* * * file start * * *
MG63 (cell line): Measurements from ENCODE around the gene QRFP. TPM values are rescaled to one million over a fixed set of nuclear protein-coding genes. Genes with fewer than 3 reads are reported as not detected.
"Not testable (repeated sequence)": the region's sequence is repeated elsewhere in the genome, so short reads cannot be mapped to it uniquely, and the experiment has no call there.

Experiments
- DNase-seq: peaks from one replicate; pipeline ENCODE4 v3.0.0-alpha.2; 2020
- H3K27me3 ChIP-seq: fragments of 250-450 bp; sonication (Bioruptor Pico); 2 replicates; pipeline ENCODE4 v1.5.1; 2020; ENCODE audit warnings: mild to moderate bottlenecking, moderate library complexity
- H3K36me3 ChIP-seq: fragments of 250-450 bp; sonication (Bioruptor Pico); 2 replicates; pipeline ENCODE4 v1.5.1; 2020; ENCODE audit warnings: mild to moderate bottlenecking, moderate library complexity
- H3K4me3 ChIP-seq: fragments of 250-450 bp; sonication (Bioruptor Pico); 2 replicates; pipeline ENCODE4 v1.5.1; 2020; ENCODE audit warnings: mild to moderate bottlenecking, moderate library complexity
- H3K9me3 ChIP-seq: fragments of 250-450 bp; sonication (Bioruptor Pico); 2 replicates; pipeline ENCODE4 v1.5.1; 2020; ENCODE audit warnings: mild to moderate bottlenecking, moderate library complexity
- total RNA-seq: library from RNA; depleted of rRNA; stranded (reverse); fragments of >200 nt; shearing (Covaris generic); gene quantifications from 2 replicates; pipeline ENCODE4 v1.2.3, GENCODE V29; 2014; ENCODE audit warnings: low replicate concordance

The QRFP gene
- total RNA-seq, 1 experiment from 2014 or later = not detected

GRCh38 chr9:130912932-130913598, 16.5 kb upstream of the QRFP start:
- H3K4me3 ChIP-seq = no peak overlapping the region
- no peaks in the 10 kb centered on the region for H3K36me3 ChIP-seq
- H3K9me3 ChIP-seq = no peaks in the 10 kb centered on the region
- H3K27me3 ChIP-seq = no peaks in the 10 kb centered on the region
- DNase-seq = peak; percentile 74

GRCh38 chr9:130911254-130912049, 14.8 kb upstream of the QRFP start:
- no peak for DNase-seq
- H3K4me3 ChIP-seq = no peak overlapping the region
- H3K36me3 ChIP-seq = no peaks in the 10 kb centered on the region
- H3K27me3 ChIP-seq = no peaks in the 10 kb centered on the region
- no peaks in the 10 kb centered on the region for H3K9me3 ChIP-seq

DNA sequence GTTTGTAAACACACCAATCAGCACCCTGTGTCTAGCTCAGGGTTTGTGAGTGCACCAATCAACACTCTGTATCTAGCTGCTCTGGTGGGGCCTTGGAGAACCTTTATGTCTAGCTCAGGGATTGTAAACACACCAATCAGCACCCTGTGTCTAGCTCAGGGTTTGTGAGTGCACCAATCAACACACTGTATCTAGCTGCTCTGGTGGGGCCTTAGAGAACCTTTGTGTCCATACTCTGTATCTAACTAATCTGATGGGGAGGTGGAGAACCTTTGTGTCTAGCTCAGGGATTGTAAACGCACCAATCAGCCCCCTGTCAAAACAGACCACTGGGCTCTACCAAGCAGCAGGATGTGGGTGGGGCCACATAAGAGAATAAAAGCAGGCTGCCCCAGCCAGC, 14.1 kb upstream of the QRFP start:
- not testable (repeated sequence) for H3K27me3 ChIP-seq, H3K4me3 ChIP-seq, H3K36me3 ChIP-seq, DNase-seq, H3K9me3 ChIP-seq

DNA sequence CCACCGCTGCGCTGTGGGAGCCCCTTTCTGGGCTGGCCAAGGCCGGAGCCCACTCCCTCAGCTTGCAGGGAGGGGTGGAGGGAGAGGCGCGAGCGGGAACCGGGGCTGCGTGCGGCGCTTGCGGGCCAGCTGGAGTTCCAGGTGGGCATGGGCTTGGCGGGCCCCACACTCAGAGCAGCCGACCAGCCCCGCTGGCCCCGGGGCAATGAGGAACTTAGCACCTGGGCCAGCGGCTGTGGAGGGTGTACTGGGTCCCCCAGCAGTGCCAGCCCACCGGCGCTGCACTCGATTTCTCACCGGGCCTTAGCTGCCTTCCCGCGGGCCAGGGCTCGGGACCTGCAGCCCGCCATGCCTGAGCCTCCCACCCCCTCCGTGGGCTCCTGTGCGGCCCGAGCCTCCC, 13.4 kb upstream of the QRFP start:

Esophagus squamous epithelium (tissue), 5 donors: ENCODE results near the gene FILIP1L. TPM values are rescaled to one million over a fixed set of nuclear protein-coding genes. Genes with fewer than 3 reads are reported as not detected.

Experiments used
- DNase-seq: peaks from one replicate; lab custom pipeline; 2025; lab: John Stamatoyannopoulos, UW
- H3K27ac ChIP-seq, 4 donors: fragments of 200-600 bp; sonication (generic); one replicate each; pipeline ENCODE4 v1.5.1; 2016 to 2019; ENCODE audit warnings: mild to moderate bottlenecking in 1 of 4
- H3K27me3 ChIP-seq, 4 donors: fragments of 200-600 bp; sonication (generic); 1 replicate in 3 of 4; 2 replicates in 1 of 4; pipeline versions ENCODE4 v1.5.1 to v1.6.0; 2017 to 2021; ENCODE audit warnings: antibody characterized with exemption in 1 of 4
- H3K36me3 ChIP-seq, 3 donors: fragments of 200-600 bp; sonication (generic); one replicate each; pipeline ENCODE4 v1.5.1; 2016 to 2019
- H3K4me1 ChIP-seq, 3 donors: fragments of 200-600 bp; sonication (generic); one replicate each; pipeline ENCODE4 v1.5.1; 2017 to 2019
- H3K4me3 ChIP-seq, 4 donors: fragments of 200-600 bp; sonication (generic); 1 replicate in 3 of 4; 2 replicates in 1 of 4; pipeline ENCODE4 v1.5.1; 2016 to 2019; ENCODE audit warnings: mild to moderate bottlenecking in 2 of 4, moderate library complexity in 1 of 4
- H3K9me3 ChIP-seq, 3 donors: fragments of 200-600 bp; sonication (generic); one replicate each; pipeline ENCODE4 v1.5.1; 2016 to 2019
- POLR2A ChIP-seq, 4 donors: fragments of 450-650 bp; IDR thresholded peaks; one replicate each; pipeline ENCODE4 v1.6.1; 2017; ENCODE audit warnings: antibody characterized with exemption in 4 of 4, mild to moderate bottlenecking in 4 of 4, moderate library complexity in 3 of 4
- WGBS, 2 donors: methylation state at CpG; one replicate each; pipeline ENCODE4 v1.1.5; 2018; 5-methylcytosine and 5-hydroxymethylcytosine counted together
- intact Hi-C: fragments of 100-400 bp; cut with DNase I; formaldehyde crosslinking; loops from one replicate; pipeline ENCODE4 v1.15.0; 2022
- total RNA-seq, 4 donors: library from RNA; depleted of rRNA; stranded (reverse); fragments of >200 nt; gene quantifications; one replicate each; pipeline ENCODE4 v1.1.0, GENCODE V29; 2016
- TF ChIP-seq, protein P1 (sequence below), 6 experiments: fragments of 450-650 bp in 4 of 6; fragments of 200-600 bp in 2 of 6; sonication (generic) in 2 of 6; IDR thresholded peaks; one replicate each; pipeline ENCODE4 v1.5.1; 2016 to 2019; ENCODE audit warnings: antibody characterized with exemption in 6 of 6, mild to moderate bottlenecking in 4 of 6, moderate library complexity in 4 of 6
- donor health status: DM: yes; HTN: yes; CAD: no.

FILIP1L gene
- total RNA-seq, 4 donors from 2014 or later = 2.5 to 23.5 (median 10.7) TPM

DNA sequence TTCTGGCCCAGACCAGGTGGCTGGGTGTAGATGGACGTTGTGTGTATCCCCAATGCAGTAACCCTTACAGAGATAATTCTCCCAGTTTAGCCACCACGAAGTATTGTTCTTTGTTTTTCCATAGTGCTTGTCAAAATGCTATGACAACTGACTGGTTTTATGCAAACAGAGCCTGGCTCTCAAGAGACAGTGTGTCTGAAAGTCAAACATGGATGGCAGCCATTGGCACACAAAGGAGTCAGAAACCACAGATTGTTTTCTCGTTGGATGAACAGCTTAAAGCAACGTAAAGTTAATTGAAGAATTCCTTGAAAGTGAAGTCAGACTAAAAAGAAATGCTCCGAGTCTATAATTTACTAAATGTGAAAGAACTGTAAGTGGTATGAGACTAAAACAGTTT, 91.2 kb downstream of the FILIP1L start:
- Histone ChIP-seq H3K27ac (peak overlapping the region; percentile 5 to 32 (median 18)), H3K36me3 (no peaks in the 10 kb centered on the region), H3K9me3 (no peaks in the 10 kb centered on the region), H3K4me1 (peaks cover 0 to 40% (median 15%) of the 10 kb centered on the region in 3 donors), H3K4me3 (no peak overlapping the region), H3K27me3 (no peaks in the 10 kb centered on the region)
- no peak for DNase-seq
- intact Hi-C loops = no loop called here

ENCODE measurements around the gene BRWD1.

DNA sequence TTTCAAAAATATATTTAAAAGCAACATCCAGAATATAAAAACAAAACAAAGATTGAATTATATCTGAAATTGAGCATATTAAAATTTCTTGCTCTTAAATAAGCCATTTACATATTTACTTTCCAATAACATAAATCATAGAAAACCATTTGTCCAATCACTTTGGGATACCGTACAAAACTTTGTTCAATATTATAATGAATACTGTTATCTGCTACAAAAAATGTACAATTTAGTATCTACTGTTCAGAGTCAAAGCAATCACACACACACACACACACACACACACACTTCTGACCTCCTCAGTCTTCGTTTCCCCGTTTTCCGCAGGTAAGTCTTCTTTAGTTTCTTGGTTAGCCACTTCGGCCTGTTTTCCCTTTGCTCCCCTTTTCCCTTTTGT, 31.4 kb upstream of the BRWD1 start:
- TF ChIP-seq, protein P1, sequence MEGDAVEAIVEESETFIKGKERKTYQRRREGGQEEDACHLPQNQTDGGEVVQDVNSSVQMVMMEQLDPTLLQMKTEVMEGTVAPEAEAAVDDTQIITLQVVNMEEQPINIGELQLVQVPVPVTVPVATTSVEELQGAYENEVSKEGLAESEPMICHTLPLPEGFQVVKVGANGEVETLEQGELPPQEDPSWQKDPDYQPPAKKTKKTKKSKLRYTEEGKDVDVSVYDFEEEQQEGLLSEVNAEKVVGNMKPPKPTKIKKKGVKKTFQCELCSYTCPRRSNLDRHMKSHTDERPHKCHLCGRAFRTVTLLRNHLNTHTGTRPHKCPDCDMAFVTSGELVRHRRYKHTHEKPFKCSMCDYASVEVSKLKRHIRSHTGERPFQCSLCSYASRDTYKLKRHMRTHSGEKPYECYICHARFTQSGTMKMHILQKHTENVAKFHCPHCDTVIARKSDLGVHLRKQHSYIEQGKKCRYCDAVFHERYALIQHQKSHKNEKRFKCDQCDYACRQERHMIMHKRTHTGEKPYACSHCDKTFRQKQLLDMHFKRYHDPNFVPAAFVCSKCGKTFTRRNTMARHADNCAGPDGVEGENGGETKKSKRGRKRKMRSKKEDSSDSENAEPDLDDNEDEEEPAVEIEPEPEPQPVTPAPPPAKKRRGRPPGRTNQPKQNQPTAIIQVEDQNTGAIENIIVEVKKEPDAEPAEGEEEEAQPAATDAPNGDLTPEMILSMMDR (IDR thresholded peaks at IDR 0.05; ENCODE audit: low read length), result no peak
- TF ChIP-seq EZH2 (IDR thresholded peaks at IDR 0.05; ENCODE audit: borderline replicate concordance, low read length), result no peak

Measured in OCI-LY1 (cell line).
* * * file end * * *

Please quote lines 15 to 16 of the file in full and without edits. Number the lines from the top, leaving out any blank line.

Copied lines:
- H3K9me3 ChIP-seq = no peaks in the 10 kb centered on the region
- H3K27me3 ChIP-seq = no peaks in the 10 kb centered on the region